Covering SxSW Interactive in one day is craziness. Frankly, not only is it impossible, it shouldn’t be tried because you end up making too many sacrifices. Even with the app they provided (see above) I couldn’t begin to discern a path through the vastness that would give me good coverage. At a certain point you just give in, do your best, and appreciate the richness of what SxSW offers.
Why one day? Continue readingby
Maker Faire it’s just plain fun! This was the third year in NYC and this year Mayor Bloomberg declared it Maker Week. Amazing! The result was a huge increase in attendance over last year to 55,000 people across the two days. With 500 exhibits, a roster of speakers (that kept me busy running from venue to venue), many how-to workshops and a wide variety of attractions I was flat-out on a tear all weekend. My official agenda was constantly being adjusted by chance meetings with friends, impromptu business meetings, and interviews for articles. The MAKE folk work very hard to pull off excellent events and I think they do a remarkable job … as do the legions of volunteers.
After a 365 day odyssey I’m back to where it all started. One year ago I attended my first Maker Faire in the Bay Area after having visited business incubators across the country. That mind-expanding experience led me down a path I couldn’t have foreseen, and it’s been remarkably gratifying. Today I closed the loop back where it all started.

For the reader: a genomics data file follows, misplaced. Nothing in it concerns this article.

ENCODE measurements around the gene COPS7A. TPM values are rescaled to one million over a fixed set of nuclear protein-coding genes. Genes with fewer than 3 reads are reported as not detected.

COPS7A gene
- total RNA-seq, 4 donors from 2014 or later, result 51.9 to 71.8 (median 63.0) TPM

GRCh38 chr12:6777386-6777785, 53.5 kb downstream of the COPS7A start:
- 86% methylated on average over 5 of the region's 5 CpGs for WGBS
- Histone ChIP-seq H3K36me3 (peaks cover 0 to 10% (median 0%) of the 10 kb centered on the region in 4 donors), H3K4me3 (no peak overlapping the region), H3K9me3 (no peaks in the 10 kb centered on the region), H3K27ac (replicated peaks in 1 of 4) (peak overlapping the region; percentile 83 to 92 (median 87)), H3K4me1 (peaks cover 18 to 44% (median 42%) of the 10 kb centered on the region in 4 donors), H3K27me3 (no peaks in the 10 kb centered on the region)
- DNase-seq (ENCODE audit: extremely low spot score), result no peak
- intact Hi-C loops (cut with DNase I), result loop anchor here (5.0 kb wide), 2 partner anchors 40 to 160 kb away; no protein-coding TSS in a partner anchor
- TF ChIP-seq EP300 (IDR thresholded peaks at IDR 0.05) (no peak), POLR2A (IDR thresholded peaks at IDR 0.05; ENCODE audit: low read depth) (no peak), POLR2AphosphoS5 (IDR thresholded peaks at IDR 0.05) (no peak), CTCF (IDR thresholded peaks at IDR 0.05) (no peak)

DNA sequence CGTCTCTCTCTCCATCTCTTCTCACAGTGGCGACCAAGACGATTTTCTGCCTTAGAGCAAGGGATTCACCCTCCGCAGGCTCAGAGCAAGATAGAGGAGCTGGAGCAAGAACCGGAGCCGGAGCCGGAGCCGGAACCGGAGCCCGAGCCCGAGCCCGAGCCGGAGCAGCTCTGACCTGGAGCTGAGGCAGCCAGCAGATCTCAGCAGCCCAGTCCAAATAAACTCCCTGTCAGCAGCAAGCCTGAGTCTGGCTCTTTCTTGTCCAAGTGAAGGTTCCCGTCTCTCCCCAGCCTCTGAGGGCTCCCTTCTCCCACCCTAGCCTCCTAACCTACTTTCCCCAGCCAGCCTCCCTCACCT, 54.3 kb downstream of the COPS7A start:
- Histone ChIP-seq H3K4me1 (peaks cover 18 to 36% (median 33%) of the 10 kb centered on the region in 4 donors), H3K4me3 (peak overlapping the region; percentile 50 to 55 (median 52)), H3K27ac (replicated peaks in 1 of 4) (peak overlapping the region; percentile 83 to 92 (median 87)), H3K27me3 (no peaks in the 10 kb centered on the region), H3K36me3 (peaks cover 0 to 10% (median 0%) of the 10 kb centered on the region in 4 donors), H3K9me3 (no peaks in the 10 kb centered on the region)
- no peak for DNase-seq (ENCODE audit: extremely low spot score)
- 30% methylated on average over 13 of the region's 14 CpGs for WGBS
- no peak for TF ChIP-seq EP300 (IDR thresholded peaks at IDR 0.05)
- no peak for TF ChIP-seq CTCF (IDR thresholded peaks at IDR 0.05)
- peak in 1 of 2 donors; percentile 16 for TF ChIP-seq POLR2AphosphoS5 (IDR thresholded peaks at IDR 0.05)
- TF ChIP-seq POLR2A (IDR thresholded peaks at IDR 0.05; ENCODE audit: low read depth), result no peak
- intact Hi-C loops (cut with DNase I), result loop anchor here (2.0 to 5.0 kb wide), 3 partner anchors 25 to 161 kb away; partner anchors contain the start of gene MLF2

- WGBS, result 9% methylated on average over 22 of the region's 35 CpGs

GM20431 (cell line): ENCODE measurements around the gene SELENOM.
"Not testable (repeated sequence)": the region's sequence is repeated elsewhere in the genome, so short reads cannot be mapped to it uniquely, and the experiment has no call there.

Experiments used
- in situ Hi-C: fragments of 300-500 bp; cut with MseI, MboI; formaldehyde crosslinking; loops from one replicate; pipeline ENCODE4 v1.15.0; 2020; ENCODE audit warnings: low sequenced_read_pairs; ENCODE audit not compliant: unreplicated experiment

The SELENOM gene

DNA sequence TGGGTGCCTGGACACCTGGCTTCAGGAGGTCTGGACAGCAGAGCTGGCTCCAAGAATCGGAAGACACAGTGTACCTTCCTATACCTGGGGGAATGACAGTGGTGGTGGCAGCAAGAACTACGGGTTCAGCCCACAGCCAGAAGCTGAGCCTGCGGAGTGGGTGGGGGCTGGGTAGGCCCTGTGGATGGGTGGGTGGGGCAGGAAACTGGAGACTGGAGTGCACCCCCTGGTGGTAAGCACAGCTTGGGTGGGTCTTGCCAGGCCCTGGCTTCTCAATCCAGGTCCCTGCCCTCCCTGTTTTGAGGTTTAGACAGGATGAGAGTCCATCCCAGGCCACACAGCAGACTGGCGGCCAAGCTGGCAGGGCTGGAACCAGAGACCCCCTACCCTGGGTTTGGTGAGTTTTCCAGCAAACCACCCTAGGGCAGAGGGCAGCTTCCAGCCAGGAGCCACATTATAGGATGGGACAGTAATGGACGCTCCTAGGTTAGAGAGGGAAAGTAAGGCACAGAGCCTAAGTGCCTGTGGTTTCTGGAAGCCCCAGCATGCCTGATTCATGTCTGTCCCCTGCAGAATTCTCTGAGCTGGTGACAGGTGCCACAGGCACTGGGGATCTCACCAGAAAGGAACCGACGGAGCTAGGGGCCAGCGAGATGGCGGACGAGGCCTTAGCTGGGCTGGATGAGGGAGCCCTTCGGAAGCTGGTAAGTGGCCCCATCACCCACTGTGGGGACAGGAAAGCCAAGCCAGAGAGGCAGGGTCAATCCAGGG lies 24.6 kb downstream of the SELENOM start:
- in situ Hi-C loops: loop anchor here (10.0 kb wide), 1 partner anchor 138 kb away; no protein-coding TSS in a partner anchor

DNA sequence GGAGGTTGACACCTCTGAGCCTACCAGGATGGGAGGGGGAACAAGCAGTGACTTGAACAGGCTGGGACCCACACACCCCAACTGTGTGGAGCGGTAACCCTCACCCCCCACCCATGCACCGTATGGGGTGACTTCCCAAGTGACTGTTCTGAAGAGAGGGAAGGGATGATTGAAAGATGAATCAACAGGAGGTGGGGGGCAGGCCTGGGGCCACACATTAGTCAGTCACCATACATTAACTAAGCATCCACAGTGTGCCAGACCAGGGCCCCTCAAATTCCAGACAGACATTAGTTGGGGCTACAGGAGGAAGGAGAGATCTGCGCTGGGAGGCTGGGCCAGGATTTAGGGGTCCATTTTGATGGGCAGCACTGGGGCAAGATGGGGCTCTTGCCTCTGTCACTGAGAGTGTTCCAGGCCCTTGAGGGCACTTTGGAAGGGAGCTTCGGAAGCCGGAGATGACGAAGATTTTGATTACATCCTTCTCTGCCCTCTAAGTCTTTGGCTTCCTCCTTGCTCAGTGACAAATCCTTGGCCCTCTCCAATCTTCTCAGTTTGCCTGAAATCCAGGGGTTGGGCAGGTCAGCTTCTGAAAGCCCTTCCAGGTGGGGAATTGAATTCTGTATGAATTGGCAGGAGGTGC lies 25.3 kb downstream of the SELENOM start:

After feeling all the energy, experiencing all the joy, and seeing all the enthusiasm for making, I became convinced something special was going on. This motivated me to learn more which lead to many activities. Subsequent Maker Faires in Detroit and NYC saw me as an attendee. I wove visits to 49 different maker spaces into my many road trips. Also, I co-founded a maker space in Norther Virginia called Nova Labs.
I also started writing about the theme for Make Magazine. Along with Dale Dougherty of I co-chaired a conference to bring the principles of the maker movement to corporate America. In the process of setting up the Hardware Innovation Workshop I got to know many of the leaders in the movement and become familiar with what makes them tick. All remarkably gratifying.
And so it is that I found myself back where it all started.
The big question is, “What’s next?”
We shall see …
It was a thrill to be among the world’s most influential makers, delivering an important message to corporate America and doing so in an iconic setting: Xerox PARC. I was pleased to have had a role in pulling it off.
Our message was relatively simple: learn what’s happening and take advantage of it. The themes were: 1) open hardware is a powerful catalyst for innovation, 2) collaboration around design can yield tremendous results and 3) new fabrication technologies allow rapid and low cost prototyping. In addition we touched on new funding models (think Kickstarter and the Jobs ACT) and hardware incubation. Together these ingredients are fueling something we’ve almost forgotten about in the U.S.: hardware innovation.
Here are links to background and articles about the event.
- Hardware Innovation Workshop
- Cnet: The Real Business of the DIY Movement
- VentureBeat: Tech materials of the future (and how you can make them yourself)
- Informationweek: Is Open Source Hardware IT’s Next Big Thing?